Lock picking your way to cybersecurity at Def Con
Lock picking might seem ridiculously old-fashioned at a cybersecurity gathering—but learning it can actually help people protect machines from digital threats.
As security improves to block remote attacks over the internet, hackers look for ways to deliver malicious software physically instead—for instance, by breaking into a company's data centers. Like cracking a digital system, picking locks involves solving puzzles, along with a certain amount of finesse and skill.
And for the good guys, knowing how to pick locks is important for learning how to defend against it.
The recent Def Con security conference in Las Vegas had one section devoted to hands-on lock picking . Getting a seat was tough. At times, the tables looked like knitting circles, with participants at various skill levels looking intense as they used tiny rakes and tension bars to pop open a variety of practice door and padlocks.
Tools were shared. Experts offered advice. Shouts of joy erupted when someone finally cracked a tough lock. Locks and tools also proved to be popular souvenirs, with a conference store nearby doing brisk business.
A PUZZLING BADGE
You can't host a gathering for creative people who love to tinker and just give them the same, old plastic badge hanging from a lanyard. Def Con's electronic badges are both cool to look at and full of puzzles to decipher.
Last's year's badge was a fully mastered, playable, 7-inch vinyl record. This year's badges were shaped like a skull, and LED lights in their eyes and mouth seem to light up at random.
The badge itself, powered by a 3-volt battery in its chin, features a mini processor and buttons that look like the controller for an old-school video gaming system. Attendees quickly discovered they can set off a light show by using the buttons to enter the "Konami Code," a video game cheat code dating back to the 1980s.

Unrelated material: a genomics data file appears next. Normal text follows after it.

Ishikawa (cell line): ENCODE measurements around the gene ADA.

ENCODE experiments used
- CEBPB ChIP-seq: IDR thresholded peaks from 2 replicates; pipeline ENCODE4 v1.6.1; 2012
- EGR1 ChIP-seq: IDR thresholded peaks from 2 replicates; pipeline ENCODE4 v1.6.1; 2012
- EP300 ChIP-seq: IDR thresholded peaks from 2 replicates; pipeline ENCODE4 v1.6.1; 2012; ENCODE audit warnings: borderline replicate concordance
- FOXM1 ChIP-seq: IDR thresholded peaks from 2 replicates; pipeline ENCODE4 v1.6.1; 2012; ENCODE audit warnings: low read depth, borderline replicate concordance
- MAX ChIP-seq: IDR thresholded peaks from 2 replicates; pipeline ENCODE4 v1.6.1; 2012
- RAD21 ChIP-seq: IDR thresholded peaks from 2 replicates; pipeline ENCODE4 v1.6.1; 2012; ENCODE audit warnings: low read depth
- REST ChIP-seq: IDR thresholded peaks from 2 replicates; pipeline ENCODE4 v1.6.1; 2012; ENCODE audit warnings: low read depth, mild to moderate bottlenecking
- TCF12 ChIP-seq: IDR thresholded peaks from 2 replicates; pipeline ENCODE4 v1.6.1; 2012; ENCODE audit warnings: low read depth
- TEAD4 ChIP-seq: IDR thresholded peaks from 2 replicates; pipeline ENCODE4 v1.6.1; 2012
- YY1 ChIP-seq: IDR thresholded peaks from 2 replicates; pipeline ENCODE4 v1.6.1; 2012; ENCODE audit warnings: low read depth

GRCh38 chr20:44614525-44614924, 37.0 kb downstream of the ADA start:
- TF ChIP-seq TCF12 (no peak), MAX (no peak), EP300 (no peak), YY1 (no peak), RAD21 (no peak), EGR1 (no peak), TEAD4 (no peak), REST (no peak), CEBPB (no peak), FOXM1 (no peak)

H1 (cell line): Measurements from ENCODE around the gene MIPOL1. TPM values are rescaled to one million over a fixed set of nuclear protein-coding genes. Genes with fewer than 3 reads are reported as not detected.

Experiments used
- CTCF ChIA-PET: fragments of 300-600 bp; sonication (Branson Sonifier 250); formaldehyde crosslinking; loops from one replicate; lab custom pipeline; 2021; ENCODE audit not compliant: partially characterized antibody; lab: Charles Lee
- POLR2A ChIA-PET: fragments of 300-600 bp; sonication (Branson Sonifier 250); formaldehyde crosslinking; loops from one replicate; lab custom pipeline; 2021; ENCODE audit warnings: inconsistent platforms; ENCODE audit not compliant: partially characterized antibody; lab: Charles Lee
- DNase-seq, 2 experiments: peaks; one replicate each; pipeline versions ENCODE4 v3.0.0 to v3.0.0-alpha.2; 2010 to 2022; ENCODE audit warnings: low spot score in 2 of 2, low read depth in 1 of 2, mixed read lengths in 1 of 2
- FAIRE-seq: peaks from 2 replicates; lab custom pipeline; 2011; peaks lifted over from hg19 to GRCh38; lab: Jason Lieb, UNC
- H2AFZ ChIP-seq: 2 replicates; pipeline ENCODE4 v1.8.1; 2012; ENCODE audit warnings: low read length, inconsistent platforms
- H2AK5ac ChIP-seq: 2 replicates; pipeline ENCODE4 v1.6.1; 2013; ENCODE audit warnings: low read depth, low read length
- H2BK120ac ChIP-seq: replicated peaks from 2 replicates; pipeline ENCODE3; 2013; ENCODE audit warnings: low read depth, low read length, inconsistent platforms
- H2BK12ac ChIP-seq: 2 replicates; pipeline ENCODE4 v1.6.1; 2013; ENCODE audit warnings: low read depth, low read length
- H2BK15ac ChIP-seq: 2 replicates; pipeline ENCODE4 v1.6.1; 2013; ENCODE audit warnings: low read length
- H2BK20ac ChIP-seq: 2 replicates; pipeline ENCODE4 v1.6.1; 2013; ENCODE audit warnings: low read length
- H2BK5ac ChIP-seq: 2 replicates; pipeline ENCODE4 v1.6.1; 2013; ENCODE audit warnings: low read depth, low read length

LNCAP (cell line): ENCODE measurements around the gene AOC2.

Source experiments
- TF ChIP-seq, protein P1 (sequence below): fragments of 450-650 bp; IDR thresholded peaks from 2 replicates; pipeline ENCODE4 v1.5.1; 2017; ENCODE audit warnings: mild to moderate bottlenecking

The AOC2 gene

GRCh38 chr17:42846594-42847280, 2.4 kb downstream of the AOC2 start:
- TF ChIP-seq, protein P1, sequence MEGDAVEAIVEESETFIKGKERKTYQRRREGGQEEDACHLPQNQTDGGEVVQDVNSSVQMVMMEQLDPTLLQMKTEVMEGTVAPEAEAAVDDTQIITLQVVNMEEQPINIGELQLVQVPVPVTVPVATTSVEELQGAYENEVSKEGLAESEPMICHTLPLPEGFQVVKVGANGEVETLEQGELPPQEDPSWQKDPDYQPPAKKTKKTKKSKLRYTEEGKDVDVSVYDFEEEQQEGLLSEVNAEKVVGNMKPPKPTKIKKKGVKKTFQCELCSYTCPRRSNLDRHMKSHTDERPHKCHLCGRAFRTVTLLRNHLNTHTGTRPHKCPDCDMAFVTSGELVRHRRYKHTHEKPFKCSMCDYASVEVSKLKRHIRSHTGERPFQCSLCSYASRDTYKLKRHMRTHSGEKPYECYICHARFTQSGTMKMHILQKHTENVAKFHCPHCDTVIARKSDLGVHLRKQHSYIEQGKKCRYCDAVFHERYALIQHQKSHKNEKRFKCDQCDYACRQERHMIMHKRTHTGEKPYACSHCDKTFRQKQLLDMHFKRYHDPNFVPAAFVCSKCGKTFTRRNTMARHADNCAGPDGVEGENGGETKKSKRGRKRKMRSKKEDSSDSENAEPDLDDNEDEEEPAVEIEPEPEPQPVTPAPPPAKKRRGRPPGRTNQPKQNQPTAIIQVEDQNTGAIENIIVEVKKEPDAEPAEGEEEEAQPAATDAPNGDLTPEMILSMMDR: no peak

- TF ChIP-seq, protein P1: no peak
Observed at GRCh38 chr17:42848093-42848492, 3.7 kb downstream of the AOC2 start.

The back has other secret codes and patterns for attendees to decipher.
RISE OF THE MACHINES
Def Con kicked off with the finals of the Cyber Grand Challenge, which was billed as the world's first all-machine hacking tournament.
Seven teams created computers to automatically hunt for software bugs and fix them in real time before significant damage could be done. Spectators watched on the big screen as sportscaster-like commentators described the action. Mayhem, built by a startup with roots at Carnegie Mellon University, took the $2 million prize for catching and fixing the most bugs.
The competition was sponsored by the Defense Advanced Research Projects Agency, or DARPA, the military's research arm that created the internet in the 1960s.
Most security conferences focus on encryption, firewalls and the digital side of security. Def Con has those topics, too, but takes pride in blending in the physical side as well.
Crowds packed ballrooms to see how one hacker channeled his inner MacGyver to create a bionic hand out of a deconstructed Keurig coffee maker. Unofficial evening parties offered lessons on how to escape from handcuffs.
It's like a summer camp for mischievously gifted and talented kids after they grow up.
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